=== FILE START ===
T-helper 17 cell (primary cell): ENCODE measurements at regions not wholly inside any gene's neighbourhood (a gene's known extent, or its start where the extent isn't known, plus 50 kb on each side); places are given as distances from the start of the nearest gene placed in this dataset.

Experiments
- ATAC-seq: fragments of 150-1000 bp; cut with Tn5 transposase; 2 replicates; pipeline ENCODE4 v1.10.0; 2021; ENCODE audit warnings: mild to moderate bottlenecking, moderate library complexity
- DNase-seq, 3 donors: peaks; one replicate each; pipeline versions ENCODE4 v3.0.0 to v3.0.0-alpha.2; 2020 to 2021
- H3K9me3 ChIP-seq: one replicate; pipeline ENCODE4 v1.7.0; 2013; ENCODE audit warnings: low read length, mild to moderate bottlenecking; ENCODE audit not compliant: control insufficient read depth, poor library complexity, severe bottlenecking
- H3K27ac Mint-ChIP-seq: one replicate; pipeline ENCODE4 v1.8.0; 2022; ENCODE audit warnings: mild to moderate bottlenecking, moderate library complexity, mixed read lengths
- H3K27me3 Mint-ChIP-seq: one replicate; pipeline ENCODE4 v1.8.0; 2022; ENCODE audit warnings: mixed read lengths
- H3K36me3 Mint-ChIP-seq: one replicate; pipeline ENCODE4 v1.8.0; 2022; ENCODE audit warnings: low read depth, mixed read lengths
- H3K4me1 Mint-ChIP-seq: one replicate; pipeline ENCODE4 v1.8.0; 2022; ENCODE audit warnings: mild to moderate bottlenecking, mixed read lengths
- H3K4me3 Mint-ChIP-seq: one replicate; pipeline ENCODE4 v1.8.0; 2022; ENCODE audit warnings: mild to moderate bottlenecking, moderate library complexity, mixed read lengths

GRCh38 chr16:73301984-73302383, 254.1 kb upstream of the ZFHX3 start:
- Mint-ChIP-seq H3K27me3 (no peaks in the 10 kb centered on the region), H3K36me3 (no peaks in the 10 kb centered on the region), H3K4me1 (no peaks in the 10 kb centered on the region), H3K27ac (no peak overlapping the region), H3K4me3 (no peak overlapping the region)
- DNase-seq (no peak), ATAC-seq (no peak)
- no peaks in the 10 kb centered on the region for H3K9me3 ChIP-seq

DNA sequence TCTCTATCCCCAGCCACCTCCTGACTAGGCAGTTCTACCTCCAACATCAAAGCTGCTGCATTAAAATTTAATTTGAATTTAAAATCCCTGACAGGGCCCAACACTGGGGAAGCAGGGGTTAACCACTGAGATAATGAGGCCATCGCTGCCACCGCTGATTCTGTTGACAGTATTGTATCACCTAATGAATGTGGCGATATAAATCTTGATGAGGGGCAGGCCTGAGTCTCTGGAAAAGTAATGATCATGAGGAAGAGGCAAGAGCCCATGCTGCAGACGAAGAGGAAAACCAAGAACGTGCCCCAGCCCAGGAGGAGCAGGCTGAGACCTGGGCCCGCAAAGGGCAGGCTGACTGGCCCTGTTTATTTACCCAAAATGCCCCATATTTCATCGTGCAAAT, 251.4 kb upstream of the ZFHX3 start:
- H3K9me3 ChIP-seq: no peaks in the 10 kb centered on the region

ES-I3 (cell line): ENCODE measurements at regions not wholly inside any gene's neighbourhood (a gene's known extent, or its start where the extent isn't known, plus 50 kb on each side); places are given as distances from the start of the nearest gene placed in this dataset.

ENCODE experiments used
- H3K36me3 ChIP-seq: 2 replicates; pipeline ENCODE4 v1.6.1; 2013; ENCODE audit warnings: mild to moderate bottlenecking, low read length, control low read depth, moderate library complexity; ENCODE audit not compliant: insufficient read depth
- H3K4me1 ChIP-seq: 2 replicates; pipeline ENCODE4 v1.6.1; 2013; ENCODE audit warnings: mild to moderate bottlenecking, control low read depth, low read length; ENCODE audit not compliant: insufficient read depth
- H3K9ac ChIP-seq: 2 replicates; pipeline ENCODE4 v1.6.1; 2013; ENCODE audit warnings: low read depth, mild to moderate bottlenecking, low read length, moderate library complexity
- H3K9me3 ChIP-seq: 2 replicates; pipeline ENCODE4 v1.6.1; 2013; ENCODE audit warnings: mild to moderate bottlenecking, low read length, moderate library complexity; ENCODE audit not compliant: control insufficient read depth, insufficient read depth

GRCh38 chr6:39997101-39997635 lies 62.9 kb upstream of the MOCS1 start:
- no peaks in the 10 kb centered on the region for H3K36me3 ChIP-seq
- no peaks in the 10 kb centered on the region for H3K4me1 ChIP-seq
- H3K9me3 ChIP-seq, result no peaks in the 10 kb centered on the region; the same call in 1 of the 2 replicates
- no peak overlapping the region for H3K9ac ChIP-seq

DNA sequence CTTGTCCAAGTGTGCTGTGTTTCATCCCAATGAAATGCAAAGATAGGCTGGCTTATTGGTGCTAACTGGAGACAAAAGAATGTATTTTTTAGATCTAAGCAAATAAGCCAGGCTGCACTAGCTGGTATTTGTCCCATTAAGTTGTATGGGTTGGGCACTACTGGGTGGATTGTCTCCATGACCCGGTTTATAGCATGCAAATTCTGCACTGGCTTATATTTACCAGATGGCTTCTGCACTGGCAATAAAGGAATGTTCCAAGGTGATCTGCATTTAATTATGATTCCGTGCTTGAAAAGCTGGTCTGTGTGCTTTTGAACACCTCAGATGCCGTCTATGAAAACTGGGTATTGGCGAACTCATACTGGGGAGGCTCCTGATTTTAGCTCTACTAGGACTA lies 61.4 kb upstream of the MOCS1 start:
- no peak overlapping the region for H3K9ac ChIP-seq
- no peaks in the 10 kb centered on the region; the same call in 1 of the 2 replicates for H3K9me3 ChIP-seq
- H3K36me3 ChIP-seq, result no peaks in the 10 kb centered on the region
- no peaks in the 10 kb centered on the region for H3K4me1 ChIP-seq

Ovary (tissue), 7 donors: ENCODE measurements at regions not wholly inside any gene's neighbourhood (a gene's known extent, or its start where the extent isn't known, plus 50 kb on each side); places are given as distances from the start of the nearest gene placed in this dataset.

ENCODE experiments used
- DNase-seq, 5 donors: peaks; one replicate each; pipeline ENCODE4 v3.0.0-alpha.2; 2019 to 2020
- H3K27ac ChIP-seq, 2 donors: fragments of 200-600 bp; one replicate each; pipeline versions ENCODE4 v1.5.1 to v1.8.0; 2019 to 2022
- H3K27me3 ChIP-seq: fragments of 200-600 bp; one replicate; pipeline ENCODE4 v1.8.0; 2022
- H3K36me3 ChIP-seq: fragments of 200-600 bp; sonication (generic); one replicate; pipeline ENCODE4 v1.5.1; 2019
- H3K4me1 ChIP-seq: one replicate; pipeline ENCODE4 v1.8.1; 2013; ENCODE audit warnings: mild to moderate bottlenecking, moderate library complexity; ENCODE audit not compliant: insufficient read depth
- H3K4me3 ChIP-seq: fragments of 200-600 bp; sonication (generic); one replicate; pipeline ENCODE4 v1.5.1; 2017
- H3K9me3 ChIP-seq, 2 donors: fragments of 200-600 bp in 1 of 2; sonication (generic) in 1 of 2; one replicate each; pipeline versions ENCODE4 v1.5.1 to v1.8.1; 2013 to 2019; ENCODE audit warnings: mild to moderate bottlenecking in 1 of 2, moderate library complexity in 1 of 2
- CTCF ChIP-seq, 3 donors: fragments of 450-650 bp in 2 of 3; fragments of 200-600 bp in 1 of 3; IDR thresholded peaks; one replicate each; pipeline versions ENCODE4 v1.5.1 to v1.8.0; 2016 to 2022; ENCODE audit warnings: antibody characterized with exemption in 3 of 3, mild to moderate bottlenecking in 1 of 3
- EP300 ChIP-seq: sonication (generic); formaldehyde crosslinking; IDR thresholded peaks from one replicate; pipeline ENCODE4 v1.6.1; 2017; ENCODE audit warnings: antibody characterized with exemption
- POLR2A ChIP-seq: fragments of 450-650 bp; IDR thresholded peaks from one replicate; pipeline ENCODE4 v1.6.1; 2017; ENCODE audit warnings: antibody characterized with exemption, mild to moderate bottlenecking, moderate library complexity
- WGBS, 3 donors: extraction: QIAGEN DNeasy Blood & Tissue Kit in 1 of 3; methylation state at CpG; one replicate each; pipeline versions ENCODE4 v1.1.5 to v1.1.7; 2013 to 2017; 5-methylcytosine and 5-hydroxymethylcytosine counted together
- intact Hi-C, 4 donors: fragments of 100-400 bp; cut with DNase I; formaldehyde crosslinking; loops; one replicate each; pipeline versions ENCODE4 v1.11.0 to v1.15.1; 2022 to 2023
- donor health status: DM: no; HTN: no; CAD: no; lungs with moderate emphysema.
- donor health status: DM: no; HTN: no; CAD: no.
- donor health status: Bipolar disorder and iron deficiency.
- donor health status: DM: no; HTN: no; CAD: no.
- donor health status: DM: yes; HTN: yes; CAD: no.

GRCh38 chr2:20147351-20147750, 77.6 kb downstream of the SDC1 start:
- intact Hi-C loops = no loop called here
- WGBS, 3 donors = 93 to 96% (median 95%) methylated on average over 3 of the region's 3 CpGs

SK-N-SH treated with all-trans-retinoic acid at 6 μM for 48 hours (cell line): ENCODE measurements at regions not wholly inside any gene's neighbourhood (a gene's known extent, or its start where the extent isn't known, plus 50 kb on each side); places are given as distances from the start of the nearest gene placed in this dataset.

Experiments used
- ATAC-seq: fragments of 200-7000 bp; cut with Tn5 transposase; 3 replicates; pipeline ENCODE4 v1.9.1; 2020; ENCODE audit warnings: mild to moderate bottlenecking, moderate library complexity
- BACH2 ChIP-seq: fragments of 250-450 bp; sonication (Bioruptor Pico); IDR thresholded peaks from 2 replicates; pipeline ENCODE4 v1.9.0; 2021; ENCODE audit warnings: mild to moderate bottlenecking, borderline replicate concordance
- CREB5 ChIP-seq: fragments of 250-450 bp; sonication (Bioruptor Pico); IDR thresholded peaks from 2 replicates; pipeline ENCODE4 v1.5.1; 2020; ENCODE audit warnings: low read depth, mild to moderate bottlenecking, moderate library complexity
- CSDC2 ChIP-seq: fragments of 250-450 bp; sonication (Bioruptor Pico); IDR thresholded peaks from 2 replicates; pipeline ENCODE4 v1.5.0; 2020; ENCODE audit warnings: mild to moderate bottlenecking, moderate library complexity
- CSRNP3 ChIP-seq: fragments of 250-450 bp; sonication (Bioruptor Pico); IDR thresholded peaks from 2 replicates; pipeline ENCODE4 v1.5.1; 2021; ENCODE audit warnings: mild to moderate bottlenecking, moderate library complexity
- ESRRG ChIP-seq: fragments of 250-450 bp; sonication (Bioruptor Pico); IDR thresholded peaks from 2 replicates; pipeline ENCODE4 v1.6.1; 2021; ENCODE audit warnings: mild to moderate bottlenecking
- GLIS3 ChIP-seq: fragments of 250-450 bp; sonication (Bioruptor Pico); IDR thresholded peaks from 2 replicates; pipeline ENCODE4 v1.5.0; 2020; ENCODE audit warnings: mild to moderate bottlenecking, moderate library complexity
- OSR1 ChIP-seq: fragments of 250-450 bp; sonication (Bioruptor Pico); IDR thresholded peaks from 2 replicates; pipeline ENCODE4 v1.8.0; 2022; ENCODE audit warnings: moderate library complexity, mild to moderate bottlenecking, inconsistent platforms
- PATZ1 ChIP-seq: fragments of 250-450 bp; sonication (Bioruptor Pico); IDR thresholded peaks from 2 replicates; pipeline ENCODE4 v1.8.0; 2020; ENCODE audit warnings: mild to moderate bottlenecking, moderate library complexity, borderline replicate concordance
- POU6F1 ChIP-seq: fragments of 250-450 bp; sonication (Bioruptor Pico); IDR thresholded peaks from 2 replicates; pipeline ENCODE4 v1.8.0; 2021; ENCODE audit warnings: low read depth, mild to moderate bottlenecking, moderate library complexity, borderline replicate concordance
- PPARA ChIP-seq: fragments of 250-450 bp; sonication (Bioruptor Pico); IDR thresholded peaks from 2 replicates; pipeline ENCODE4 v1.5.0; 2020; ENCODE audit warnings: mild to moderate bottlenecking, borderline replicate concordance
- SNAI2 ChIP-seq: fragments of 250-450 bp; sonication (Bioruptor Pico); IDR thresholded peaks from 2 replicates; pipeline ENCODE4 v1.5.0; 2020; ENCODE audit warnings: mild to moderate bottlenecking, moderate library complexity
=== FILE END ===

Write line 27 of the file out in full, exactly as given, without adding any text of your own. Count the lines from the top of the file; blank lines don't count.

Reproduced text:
- no peak overlapping the region for H3K9ac ChIP-seq